“The more we can improve our facilities, the more athletes are going to want to come to USC,” she says. “It’s going to change the dynamics of their families and have an impression and show them how important an education is.”
Ray Tanner says he’s thrilled to see the improvements, too. “It’s a great stadium, and now we’ve transformed it thanks to the generosity of Tami and her family,” he says, adding that years ago Williams-Brice had a very industrial feel. “We’ve made tremendous strides. It’s exciting to watch the growth.”
Construction on the plaza began in late 2014, and in July of this year, the bricks were laid to honor participants in the project. With lighting, pathways, and more than 300 trees, the plaza also features a statue of 1980 Heisman trophy winner George Rogers who played for the Gamecocks.
According to Tommy Suggs, former Carolina quarterback and longtime USC broadcaster, the plaza is a much-needed step to tie together the stadium and Gamecock Village tailgate park.
“The Springs-Brooks Plaza is going to showcase the stadium. They’ve made it a destination,” he says, listing other college football stadiums he’s seen in his 42 years doing the broadcast. “This can be as good, if not better, than any other school. Before, you kind of had to carry your own fun with you; now, it’s all around you.”
Tami says that in addition to her son Jerrett her 34-year-old daughter, Christi Oates, 16-year-old daughter Boni Belle Brooks and 12-year-old grandson, Landon Oates, are huge Carolina fans, and they’re ecstatic about the plaza.
“My children are such a big part of my life, and I include them in everything I do. So much of what I’ve done for the school is because I want to spend quality time with my kids,” she says. “If I die tomorrow, I want them to be proud that this is something we did for the University. It means the world to them that we’re doing this.”
Moving forward, she believes the University needs to keep building and renovating to stay competitive. “Change is good; if we’re going to keep up with other universities in the country, we have to keep making things better,” she says. “I think with President Pastides and the other wonderful leaders we’re going to continue to improve.”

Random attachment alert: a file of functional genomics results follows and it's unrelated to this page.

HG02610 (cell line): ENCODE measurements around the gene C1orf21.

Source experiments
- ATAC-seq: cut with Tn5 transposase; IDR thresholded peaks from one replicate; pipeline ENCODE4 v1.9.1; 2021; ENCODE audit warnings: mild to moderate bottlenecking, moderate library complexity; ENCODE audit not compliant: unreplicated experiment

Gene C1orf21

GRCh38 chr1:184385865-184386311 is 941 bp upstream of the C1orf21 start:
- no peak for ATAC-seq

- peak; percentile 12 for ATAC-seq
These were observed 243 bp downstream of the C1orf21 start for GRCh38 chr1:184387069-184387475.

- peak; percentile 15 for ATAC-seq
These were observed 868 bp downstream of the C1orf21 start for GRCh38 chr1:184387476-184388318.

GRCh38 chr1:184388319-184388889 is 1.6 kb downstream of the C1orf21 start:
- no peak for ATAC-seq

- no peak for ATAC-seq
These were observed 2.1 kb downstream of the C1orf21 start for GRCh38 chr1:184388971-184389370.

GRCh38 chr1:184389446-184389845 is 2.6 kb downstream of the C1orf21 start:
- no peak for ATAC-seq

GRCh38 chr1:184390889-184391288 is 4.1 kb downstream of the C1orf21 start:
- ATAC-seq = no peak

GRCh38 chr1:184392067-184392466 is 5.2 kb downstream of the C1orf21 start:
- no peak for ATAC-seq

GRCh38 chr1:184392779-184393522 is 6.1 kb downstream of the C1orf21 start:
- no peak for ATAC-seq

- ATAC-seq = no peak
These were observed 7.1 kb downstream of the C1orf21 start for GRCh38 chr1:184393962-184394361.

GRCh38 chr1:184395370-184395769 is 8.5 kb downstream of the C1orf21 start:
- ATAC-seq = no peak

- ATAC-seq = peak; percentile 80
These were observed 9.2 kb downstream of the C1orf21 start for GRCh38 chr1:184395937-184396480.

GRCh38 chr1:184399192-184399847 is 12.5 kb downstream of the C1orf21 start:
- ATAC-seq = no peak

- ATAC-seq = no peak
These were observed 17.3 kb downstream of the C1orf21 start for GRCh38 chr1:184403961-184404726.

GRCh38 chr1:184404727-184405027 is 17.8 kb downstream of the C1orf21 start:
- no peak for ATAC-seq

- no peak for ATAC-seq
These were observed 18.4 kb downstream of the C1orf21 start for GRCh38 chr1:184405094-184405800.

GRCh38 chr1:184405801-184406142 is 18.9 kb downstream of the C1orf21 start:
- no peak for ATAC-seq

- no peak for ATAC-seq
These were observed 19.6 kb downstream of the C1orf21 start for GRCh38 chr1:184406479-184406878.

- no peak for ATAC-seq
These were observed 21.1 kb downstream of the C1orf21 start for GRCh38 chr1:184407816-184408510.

Noting the “major step forward” in 1991 of joining the Southeastern Conference — and another big move of hiring Steve Spurrier in 2004 — Tommy Suggs says continued growth is a must. “You have to spend money to make money, and South Carolina’s been known as a school not wanting to spend the money, but I think we’ve proven everyone wrong. We’re fortunate to be in the position we’re in, but we need to keep moving forward,” he says.
The $14 million plaza was largely covered by donors, as Tami and dozens of others contributed. A new track is underway, and the field house across from Williams-Brice is nearing completion.
Ray Tanner says, “Many years ago our facilities didn’t measure up to many of our peers, but today many of our facilities are top notch.” Recounting the changes over the past 20 years through University leadership, donors and ticket holders investing in the program, he adds, “Williams-Brice is a tremendous venue for college football. Now the energy level will reach new heights.”
Tommy’s enthusiasm about the plaza provides one piece of evidence of that energy: “I’m really excited, and I’ve been wanting it for years,” he says. “To see it come to fruition, it’s like Utopia.”